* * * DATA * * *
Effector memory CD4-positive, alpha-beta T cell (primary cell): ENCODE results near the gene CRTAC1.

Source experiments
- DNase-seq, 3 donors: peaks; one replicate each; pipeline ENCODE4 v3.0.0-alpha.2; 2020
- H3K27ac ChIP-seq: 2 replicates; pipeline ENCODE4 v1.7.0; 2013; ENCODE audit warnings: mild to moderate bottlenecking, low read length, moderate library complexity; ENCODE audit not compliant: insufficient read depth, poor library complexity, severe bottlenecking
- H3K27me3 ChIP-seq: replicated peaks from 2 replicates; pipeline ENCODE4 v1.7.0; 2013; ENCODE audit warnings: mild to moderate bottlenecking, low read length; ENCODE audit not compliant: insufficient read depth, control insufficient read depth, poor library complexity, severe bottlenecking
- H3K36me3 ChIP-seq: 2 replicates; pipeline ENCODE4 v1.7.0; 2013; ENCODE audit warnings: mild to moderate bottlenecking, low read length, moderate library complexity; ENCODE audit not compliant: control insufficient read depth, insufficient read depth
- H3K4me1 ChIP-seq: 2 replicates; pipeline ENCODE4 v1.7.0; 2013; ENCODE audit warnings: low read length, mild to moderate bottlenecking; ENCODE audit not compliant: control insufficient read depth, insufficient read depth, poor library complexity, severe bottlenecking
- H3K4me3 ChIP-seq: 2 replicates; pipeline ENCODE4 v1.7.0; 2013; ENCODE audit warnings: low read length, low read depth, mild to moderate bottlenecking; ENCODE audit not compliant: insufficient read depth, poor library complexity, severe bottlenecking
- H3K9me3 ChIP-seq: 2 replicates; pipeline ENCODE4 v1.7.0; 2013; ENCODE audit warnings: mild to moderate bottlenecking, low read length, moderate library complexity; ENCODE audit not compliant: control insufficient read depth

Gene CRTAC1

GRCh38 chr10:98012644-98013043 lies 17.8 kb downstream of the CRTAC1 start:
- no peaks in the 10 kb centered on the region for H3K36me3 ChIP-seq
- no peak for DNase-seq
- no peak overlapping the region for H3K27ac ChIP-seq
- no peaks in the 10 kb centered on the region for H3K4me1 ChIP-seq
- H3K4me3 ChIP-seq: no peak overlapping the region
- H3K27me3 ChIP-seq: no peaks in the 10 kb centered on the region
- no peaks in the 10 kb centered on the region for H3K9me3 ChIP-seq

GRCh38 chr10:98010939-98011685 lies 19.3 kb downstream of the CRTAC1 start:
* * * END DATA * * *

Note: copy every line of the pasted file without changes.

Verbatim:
Effector memory CD4-positive, alpha-beta T cell (primary cell): ENCODE results near the gene CRTAC1.

Source experiments
- DNase-seq, 3 donors: peaks; one replicate each; pipeline ENCODE4 v3.0.0-alpha.2; 2020
- H3K27ac ChIP-seq: 2 replicates; pipeline ENCODE4 v1.7.0; 2013; ENCODE audit warnings: mild to moderate bottlenecking, low read length, moderate library complexity; ENCODE audit not compliant: insufficient read depth, poor library complexity, severe bottlenecking
- H3K27me3 ChIP-seq: replicated peaks from 2 replicates; pipeline ENCODE4 v1.7.0; 2013; ENCODE audit warnings: mild to moderate bottlenecking, low read length; ENCODE audit not compliant: insufficient read depth, control insufficient read depth, poor library complexity, severe bottlenecking
- H3K36me3 ChIP-seq: 2 replicates; pipeline ENCODE4 v1.7.0; 2013; ENCODE audit warnings: mild to moderate bottlenecking, low read length, moderate library complexity; ENCODE audit not compliant: control insufficient read depth, insufficient read depth
- H3K4me1 ChIP-seq: 2 replicates; pipeline ENCODE4 v1.7.0; 2013; ENCODE audit warnings: low read length, mild to moderate bottlenecking; ENCODE audit not compliant: control insufficient read depth, insufficient read depth, poor library complexity, severe bottlenecking
- H3K4me3 ChIP-seq: 2 replicates; pipeline ENCODE4 v1.7.0; 2013; ENCODE audit warnings: low read length, low read depth, mild to moderate bottlenecking; ENCODE audit not compliant: insufficient read depth, poor library complexity, severe bottlenecking
- H3K9me3 ChIP-seq: 2 replicates; pipeline ENCODE4 v1.7.0; 2013; ENCODE audit warnings: mild to moderate bottlenecking, low read length, moderate library complexity; ENCODE audit not compliant: control insufficient read depth

Gene CRTAC1

GRCh38 chr10:98012644-98013043 lies 17.8 kb downstream of the CRTAC1 start:
- no peaks in the 10 kb centered on the region for H3K36me3 ChIP-seq
- no peak for DNase-seq
- no peak overlapping the region for H3K27ac ChIP-seq
- no peaks in the 10 kb centered on the region for H3K4me1 ChIP-seq
- H3K4me3 ChIP-seq: no peak overlapping the region
- H3K27me3 ChIP-seq: no peaks in the 10 kb centered on the region
- no peaks in the 10 kb centered on the region for H3K9me3 ChIP-seq

GRCh38 chr10:98010939-98011685 lies 19.3 kb downstream of the CRTAC1 start: